Health Literacy Month
Health Literacy Month falls during October and encourages healthcare providers not only to offer their patients easily digestible healthcare information but also to encourage individuals to take a more proactive role in their own healthcare.
According to the latest research, almost half of all Americans have difficulty obtaining or understanding basic healthcare information. Unfortunately, without the proper healthcare information, these Americans are unable to make informed decisions. That’s why it’s important for this month to be observed and for healthcare providers and patients to be on the same page.
The History of Health Literacy Month
Health Literacy Month was first established by author Helen Osborne in 1999. She aimed to increase access to healthcare information so that patients could adequately manage their health. When this month was first established, several organizations came on board to support it. Health Literacy Month has been observed ever since that year and seems to add new sponsors every year.
Important Facts About Health Literacy
You can’t celebrate Health Literacy Month without going over some trivia about health literacy. We found the following facts after extensive research, and we think that everyone observing this month will appreciate the information.
- Approximately a third of U.S. adults have low health literacy.
- Low health literacy is especially prevalent among low-income Americans.
- The latest research has estimated that low health literacy costs the U.S. economy approximately $240 billion per year.
- Providers can improve their patients’ health literacy by avoiding health industry jargon and providing clear, concise information.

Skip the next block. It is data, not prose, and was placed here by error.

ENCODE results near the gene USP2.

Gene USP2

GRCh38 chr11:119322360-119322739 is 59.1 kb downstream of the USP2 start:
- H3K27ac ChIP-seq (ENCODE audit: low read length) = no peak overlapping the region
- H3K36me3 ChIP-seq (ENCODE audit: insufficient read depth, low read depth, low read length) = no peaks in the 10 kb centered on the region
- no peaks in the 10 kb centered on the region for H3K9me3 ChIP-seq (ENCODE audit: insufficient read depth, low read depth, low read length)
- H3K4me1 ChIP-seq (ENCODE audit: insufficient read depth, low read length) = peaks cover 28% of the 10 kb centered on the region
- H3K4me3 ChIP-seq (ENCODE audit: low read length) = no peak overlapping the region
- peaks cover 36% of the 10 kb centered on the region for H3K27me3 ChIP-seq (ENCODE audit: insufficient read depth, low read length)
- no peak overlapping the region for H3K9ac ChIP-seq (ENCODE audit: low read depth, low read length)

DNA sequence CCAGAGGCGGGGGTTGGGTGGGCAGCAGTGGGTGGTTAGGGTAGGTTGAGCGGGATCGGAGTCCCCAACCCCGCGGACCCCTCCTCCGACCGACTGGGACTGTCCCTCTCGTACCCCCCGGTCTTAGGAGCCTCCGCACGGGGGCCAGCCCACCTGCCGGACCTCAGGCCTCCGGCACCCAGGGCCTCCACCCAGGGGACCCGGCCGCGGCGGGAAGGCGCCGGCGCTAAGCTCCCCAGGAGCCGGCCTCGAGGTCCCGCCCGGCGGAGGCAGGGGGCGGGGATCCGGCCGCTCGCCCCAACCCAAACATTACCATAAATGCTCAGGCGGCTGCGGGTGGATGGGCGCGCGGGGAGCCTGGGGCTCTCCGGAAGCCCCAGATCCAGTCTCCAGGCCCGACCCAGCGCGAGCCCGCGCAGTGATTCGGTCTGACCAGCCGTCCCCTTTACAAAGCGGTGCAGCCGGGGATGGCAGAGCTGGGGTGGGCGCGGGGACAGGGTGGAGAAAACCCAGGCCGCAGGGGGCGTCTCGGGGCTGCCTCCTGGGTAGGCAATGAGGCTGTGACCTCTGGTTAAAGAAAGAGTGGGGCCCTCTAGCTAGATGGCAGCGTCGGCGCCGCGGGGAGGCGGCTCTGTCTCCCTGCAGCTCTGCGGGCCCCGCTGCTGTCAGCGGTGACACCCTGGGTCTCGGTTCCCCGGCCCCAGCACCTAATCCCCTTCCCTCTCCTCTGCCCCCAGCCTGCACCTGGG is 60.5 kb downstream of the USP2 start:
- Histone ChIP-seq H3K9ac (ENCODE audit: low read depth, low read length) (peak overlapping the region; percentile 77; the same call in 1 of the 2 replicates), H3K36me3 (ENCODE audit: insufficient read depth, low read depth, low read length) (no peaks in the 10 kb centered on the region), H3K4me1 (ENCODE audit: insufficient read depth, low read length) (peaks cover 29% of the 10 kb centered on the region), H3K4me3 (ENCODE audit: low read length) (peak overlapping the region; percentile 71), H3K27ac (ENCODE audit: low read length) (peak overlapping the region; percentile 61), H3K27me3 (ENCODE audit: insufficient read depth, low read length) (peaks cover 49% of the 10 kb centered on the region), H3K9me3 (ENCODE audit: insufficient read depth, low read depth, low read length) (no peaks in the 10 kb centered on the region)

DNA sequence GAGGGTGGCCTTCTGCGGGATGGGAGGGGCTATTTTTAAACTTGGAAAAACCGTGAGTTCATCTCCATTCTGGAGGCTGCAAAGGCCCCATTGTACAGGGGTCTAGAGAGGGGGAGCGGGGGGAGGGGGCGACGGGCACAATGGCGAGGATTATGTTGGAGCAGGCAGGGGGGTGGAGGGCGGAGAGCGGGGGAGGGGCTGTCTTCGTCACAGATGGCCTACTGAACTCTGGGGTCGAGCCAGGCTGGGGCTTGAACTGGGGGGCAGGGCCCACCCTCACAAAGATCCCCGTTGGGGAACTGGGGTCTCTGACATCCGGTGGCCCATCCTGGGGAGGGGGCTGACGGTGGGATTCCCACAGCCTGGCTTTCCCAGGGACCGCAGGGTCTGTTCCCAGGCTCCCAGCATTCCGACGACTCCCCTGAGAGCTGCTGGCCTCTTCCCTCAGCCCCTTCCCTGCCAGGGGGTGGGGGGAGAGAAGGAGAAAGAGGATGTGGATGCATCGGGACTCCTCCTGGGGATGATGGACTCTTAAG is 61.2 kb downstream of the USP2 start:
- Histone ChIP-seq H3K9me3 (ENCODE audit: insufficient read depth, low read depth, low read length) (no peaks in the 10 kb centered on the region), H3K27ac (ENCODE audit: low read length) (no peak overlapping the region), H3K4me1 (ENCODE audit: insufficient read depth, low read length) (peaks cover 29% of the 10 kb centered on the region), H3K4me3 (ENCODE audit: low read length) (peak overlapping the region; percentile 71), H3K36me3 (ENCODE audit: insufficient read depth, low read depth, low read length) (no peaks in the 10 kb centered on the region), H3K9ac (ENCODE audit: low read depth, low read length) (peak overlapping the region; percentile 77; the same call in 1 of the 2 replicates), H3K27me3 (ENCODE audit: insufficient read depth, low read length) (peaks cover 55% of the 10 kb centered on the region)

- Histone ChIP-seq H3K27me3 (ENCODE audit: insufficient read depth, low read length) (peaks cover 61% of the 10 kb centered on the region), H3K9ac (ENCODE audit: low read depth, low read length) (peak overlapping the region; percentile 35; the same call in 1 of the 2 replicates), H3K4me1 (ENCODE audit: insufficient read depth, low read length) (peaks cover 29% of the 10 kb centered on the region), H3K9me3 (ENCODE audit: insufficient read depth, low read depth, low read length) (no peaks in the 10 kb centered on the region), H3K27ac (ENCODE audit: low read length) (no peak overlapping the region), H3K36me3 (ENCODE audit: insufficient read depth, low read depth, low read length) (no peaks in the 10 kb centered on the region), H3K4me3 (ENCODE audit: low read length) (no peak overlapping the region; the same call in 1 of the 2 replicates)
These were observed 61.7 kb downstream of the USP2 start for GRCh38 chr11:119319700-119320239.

- Patients with low health literacy are less likely to act on health information.
- Patients with low health literacy are less likely to read healthcare information.
- Patients with low health literacy are less likely to ask their doctor important questions.
- Patients with low health literacy are more likely to be scared and confused by a serious illness diagnosis.
Observing Health Literacy Month
The average patient can observe this month by opening lines of communication with the professionals who manage their healthcare. This means going into the doctor’s office with a list of questions they want answered and taking the time to discuss them with the doctor.
Healthcare professionals can also observe this month by ensuring that they provide their patients with accurate, up-to-date information and by taking the time to talk to their patients. Both patients and doctors can also observe this month by taking the time to spread the word about it using the hashtag #HealthLiteracyMonth on social media.